MDOT's proposal would allocate $8.2 billion for highway upgrades; $2.3 billion for bus, rail and port projects; and $488 million for aviation work.
Barring any last-minute hiccups, the Michigan State Transportation Commission is expected to approve the plan in September. Fuel tax increases and user fees are expected to raise approximately $600 million toward the program.
MDOT's proposal comes as the state faces a shortfall in funding for infrastructure work. An April study from public interest group TRIP found that Michigan was more than $3 billion short of being able to fund its necessary road and bridge work. With its current level of investment — a $4.2 billion funding increase enacted in 2015 and set to run through 2023 — TRIP estimated that the percentage of roads in poor condition would increase from 20% to 50% by 2020.
Michigan isn't the only state playing catch-up in infrastructure investment. In response to consistent reports of structurally deficient bridges and substandard highway systems from organizations like the American Road & Transportation Builders Association and the American Society of Civil Engineers, states including California, Indiana and Arizona have recently launched their own massive infrastructure programs.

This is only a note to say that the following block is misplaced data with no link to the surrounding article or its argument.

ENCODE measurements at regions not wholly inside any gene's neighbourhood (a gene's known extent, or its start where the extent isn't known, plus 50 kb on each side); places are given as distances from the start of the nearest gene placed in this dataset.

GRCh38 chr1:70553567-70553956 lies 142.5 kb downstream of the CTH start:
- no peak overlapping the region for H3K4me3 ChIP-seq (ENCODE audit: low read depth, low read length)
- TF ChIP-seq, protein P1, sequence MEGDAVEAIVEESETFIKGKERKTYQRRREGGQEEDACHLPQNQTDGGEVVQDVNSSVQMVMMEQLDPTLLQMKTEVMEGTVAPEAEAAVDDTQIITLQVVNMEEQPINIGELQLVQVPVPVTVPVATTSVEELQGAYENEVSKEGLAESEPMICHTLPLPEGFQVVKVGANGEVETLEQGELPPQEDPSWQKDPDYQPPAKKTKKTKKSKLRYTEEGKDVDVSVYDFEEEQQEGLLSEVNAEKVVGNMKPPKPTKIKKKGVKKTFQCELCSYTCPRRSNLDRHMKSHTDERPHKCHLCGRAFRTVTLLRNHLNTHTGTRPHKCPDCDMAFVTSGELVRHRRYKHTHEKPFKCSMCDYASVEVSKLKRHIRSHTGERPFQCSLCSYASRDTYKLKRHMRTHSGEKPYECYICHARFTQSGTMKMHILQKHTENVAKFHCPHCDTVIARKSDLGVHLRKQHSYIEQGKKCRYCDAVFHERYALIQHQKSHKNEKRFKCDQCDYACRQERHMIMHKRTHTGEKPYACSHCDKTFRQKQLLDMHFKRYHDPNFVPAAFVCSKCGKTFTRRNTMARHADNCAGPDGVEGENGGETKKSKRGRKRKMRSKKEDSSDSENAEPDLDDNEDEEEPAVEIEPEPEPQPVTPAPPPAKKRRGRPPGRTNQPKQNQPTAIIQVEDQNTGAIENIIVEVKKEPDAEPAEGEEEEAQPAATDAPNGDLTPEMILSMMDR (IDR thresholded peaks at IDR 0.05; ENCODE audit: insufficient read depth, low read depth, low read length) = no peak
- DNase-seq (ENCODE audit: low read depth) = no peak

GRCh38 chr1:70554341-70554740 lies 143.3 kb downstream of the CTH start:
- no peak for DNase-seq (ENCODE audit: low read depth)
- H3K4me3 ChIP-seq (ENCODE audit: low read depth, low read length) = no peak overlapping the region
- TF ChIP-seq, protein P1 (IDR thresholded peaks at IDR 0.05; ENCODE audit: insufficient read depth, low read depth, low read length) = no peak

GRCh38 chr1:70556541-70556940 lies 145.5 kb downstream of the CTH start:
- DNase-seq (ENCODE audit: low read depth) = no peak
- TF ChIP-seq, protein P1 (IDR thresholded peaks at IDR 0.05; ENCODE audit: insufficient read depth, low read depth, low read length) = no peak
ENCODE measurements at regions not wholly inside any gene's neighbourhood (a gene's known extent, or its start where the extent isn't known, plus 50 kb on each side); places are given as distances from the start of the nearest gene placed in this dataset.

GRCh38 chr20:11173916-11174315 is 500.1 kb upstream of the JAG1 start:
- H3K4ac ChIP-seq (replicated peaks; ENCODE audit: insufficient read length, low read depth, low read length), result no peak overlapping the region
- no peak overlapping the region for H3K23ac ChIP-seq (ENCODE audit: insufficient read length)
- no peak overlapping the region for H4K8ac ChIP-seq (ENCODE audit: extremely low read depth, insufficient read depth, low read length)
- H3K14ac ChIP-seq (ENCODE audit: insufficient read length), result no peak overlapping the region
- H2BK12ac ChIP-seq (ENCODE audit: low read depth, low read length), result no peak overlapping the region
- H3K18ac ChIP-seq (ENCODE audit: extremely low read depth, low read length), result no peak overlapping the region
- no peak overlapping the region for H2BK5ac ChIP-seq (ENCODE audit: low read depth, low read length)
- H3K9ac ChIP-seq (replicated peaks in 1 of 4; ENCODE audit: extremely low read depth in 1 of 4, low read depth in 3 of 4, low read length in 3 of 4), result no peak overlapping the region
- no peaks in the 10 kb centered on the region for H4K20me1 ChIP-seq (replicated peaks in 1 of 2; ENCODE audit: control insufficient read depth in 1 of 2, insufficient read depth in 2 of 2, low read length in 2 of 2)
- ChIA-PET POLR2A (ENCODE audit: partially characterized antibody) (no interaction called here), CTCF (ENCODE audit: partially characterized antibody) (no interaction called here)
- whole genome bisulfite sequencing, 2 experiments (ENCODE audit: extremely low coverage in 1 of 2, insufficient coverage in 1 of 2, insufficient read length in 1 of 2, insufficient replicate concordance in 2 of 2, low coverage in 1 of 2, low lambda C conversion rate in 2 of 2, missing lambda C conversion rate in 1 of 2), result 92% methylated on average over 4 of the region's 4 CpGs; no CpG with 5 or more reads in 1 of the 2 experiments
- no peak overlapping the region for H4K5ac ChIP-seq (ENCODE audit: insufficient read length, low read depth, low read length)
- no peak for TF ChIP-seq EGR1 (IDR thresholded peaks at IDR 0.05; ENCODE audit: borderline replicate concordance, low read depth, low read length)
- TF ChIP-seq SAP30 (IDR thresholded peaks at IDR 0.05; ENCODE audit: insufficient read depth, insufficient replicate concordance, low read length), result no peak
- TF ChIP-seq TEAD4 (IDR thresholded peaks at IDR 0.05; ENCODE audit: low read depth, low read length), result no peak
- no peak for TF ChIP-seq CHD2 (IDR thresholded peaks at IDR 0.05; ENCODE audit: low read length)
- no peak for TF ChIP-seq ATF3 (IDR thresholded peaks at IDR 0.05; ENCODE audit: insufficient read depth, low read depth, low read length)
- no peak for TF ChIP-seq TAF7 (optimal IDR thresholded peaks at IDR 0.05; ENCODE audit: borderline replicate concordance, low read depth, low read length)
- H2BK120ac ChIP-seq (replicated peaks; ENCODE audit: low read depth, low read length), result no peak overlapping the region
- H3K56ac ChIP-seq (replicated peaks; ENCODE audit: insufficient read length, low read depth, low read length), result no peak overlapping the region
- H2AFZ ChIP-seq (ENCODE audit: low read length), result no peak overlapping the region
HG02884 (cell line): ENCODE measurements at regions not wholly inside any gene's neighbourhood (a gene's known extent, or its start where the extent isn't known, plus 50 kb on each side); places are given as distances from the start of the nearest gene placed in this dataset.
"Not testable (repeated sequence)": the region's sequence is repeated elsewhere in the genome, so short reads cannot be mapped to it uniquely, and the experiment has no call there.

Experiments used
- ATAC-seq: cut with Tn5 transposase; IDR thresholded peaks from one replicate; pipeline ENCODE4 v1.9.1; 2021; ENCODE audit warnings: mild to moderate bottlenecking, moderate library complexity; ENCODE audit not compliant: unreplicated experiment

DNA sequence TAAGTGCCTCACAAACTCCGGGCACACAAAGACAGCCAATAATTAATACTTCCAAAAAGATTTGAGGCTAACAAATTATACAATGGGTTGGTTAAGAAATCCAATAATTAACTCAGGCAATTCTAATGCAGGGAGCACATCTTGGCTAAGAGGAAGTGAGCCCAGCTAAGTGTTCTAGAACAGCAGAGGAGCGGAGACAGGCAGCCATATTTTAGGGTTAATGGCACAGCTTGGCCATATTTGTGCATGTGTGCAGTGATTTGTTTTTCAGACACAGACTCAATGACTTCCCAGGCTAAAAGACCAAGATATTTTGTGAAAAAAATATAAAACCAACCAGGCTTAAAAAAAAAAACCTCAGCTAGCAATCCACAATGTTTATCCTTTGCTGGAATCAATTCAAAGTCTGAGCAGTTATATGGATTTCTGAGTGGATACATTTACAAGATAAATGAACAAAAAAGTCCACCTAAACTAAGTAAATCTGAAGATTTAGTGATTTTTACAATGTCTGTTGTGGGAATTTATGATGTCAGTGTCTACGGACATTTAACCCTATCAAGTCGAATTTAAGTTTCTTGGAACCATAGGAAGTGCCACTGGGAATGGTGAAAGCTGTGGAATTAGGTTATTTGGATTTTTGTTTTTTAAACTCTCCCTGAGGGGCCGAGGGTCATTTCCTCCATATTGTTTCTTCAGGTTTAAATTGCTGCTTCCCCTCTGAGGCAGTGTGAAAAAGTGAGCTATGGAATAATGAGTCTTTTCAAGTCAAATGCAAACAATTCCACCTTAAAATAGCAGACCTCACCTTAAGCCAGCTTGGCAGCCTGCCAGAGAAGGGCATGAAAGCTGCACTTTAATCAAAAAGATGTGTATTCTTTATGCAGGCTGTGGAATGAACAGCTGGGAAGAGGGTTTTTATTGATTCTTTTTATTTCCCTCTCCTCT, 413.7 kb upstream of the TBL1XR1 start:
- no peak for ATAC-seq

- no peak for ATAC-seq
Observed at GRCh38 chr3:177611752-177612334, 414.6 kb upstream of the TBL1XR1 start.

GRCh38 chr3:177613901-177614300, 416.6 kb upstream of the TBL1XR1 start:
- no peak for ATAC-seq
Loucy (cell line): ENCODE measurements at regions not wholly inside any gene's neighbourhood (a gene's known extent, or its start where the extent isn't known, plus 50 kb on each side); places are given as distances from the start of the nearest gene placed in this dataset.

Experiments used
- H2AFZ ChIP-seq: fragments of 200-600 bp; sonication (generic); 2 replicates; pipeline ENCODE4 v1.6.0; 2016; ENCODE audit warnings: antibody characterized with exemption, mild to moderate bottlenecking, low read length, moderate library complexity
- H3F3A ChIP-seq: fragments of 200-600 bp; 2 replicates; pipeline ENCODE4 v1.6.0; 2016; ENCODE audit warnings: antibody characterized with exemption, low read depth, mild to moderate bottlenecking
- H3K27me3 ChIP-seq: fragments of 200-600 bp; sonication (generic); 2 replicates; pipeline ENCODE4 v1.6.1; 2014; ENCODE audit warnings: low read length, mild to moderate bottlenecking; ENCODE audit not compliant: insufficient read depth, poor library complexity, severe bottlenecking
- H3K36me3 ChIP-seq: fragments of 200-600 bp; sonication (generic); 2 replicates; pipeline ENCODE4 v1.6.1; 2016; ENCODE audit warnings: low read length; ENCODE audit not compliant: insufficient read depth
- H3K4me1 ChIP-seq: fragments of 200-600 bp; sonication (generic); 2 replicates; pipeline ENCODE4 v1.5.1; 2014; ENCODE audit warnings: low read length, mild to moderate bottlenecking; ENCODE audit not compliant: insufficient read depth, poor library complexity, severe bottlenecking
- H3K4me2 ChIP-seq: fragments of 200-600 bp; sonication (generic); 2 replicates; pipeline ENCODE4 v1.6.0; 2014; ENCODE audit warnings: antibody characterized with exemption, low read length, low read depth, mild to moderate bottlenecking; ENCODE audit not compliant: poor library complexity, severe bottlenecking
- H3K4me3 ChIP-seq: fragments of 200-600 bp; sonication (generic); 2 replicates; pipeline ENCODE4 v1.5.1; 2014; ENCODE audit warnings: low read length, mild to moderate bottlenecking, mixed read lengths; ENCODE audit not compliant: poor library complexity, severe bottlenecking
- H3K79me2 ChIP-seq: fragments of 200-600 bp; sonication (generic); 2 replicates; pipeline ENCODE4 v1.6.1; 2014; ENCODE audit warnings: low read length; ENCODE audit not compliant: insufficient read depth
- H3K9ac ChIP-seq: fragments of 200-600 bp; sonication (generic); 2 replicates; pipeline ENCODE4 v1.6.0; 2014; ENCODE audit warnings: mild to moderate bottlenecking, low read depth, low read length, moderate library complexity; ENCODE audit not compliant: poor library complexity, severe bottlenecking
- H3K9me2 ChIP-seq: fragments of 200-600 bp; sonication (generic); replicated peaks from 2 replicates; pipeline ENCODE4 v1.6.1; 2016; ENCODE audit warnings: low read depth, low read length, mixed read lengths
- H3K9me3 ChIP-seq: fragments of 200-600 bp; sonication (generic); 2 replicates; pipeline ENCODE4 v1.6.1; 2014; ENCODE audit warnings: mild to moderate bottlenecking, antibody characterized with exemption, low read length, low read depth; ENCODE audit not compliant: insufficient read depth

To make up for limited federal resources, however, they're turning to tax increases on fuel and vehicle sales, tolling and additional registration fees to fund the expansive projects. State transportation agencies also benefit from special charges for electric and hybrid car registrations because those vehicles don't generate much in the way of gas-tax revenue.
While some state and federal lawmakers still object to raising the gas tax, a new Bloomberg poll suggests a majority of their constituents feel otherwise. According to the poll, 55% of Americans say they would support a federal gas tax hike if those funds were put toward improving roads and bridges in their state.
Transportation Secretary Elaine Chao floated the idea of raising the federal gas tax — which has held at 18.4 cents per gallon since 1993 — as one solution to backing the Trump administration's highly anticipated $1 trillion infrastructure package.